The driver inverts polarity, the cathode follower preserves it, and the output inverts it again. So, since the cathode of the driver tube is in SAME POLARITY as the grid, and with the two inversions, the plate of the output is in the SAME POLARITY as the grid and cathode of the driver tube... putting drive from the output tube anode there should INCREASE the gain, unless I'm missing something. Almost sounds like a Stuart Hegeman type trick... my HK A300 has that sort of thing going on, to increase the gain of the driver stage...

I'm almost tempted to go back to a similar arrangement as the original Berning input stage (47-68K anode resistor, about 2.2-2.7K cathode resistor, or as close as I can get and still make the voltage work to bias the LTP properly) and see what happens... or, maybe even better- if I can linearize the input stage as Sy suggested... even if it means I need to use a negative voltage instead of ground on the bottom (I have a negative rail available, might as well use it if it's beneficial), to get the stage linear on its own... maybe that might be a way to go...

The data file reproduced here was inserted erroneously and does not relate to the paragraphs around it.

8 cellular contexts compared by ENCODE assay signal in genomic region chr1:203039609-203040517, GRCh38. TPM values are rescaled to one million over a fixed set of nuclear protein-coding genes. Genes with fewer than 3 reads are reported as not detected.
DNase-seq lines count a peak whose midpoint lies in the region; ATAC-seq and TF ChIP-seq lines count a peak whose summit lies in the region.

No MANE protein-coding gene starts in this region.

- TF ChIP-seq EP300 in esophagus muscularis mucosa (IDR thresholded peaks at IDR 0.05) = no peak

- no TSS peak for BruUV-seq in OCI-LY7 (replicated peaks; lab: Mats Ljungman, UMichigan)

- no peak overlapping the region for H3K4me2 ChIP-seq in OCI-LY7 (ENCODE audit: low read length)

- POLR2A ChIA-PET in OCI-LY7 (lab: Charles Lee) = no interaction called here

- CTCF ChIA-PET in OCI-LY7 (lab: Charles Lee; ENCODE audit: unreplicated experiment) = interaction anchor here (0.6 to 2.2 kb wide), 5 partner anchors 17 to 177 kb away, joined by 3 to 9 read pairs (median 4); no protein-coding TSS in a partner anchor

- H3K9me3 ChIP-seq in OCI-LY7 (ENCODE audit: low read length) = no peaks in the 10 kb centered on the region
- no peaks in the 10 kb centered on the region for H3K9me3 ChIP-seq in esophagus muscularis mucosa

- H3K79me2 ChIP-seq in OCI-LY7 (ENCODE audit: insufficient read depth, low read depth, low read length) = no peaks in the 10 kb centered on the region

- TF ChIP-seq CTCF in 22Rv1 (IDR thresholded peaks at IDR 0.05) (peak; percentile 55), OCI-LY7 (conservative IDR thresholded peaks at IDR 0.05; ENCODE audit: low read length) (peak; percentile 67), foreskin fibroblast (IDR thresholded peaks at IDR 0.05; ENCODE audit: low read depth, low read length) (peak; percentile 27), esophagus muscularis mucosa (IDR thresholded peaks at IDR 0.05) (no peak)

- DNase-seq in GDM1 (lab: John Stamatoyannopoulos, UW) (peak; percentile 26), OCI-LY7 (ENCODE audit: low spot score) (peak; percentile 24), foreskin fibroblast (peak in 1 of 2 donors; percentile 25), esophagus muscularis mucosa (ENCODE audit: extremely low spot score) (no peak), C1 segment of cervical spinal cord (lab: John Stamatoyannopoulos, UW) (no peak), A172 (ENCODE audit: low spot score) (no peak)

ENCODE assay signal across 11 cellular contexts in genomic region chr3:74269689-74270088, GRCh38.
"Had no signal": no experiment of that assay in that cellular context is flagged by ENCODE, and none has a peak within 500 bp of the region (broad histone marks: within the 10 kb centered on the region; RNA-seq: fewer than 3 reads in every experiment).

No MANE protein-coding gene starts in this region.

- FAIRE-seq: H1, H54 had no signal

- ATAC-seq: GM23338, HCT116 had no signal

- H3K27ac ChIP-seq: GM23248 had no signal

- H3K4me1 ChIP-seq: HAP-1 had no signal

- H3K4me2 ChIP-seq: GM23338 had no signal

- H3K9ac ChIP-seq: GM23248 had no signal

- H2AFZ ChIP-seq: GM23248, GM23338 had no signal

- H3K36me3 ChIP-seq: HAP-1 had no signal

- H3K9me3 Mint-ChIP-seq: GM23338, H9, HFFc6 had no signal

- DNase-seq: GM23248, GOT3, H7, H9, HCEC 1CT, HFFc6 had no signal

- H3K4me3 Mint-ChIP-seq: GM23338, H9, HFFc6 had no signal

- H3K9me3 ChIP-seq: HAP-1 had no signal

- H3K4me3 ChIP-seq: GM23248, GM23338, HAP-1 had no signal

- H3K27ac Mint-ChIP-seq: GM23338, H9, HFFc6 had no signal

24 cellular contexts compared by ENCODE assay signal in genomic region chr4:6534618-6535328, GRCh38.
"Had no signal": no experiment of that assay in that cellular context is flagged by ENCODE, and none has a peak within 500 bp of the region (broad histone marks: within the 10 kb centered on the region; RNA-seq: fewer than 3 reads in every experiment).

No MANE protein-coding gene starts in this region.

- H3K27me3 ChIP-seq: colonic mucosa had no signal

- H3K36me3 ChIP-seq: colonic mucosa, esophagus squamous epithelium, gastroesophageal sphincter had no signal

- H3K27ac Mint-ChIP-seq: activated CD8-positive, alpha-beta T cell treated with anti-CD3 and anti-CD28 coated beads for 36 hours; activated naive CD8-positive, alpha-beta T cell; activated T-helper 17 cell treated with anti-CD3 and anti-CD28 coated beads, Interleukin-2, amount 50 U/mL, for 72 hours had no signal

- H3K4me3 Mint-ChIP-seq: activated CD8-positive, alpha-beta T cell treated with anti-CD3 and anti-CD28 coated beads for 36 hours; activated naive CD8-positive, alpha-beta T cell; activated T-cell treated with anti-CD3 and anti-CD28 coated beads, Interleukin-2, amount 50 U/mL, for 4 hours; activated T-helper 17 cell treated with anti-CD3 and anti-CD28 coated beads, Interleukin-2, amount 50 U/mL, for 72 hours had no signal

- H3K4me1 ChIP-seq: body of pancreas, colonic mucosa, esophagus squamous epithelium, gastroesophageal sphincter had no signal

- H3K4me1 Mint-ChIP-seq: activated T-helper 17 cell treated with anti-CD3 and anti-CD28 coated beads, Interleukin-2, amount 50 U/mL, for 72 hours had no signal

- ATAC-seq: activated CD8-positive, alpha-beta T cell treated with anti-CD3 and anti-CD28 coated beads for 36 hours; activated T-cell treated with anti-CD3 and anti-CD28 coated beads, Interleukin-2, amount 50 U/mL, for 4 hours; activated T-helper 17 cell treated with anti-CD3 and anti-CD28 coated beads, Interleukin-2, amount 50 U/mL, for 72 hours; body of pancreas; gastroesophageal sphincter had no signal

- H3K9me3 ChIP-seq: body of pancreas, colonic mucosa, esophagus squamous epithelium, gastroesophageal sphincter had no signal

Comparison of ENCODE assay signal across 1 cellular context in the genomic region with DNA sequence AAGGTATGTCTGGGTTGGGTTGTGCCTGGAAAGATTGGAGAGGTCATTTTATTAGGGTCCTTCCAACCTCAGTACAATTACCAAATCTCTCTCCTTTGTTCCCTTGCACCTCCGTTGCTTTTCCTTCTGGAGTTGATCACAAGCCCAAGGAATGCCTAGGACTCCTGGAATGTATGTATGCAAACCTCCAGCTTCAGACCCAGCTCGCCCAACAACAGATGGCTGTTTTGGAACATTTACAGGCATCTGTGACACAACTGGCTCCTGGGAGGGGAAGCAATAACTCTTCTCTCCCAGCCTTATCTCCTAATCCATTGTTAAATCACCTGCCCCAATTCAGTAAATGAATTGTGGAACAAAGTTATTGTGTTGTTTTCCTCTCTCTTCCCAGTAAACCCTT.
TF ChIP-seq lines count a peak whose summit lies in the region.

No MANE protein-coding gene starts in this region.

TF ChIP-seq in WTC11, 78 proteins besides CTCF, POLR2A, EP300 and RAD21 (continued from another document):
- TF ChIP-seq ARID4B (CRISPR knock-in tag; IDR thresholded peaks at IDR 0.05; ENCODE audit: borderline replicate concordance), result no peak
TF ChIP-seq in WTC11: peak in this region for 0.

I'm wondering why the 12AT7, with three times the transconductance of the 12AX7 (about 5000, the way I'm using it, as opposed to about 1600 for the 12AX7) and ONE FOURTH the output impedance of the 12AX7 (about 15K as opposed to about 65K or so for the 12AX7, IIRC), would need such a high-resistance anode resistor. 12AX7 circuits work just fine with 220K and even 160K anode resistors... I'm wondering why a proportionally smaller anode resistor (to the transconductance ratio and/or impedance ratio) of something like 39-68K shouldn't work out?

Regards,
Gordon.
 
No, it's negative. It's returned to the cathode of the driver tube, so the signal is not inverted at the driver plate. That means it's not inverted at the output grid, hence applied in a plate-to-grid (inverting) sense. But there's no more than a dB or so at AC.